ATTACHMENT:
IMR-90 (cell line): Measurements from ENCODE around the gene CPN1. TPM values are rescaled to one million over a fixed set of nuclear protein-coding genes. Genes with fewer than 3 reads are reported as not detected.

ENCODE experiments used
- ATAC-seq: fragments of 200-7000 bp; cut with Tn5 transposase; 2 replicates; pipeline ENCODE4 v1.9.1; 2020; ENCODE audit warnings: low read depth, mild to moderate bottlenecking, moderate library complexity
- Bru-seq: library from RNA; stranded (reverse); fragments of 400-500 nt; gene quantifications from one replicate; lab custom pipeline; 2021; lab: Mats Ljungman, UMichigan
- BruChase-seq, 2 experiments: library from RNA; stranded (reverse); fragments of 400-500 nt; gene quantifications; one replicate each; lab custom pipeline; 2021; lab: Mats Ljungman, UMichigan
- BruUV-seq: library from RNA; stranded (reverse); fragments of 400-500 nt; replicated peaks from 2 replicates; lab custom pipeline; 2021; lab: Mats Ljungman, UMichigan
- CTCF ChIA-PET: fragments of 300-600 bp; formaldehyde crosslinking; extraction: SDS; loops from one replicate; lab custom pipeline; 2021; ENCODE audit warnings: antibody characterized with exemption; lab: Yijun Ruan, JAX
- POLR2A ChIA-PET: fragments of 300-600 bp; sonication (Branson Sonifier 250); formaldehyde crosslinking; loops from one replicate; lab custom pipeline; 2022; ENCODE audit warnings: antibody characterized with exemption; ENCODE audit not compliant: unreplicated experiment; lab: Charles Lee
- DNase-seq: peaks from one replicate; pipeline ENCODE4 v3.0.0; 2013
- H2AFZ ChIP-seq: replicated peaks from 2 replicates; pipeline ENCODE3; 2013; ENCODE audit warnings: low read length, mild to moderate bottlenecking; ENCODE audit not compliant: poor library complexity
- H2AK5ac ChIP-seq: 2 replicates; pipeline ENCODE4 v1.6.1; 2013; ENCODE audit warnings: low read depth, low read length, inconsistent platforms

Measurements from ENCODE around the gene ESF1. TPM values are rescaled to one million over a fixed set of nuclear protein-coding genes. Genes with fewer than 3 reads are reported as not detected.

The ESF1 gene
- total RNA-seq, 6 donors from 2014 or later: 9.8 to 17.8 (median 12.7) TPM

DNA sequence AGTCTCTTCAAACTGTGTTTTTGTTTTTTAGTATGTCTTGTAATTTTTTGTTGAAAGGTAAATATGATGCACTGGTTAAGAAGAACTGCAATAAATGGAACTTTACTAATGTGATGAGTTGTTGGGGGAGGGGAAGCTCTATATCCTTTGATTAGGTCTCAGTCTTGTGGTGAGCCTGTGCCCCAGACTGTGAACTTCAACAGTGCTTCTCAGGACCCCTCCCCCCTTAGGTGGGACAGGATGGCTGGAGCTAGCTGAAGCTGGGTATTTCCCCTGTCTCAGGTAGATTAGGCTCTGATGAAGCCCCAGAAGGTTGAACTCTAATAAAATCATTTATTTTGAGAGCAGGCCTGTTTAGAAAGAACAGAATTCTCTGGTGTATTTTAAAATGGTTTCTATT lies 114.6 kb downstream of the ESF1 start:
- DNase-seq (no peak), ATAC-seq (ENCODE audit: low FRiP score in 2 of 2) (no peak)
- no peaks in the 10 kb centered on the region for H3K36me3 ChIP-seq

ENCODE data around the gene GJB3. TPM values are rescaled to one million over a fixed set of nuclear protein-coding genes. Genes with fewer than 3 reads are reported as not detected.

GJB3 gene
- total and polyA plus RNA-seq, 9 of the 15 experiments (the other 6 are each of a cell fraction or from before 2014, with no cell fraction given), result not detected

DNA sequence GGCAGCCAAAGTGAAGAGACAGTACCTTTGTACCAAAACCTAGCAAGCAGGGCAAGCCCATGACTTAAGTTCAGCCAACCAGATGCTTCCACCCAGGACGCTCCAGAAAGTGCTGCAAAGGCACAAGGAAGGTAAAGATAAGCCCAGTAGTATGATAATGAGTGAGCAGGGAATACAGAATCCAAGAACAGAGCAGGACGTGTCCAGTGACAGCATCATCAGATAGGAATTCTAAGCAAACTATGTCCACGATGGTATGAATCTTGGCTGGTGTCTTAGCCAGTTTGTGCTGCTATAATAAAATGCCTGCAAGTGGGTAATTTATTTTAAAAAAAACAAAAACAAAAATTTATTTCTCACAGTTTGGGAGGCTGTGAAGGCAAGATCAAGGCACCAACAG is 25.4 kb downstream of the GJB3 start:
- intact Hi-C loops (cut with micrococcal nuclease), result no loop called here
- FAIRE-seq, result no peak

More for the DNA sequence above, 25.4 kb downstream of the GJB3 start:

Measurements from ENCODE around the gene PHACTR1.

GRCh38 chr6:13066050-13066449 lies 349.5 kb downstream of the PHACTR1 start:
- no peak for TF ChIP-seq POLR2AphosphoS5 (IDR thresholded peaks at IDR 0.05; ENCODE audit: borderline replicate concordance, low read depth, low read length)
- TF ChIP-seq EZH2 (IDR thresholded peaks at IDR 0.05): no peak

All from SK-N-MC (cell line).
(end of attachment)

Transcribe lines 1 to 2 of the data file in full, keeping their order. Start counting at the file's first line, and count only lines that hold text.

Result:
IMR-90 (cell line): Measurements from ENCODE around the gene CPN1. TPM values are rescaled to one million over a fixed set of nuclear protein-coding genes. Genes with fewer than 3 reads are reported as not detected.

ENCODE experiments used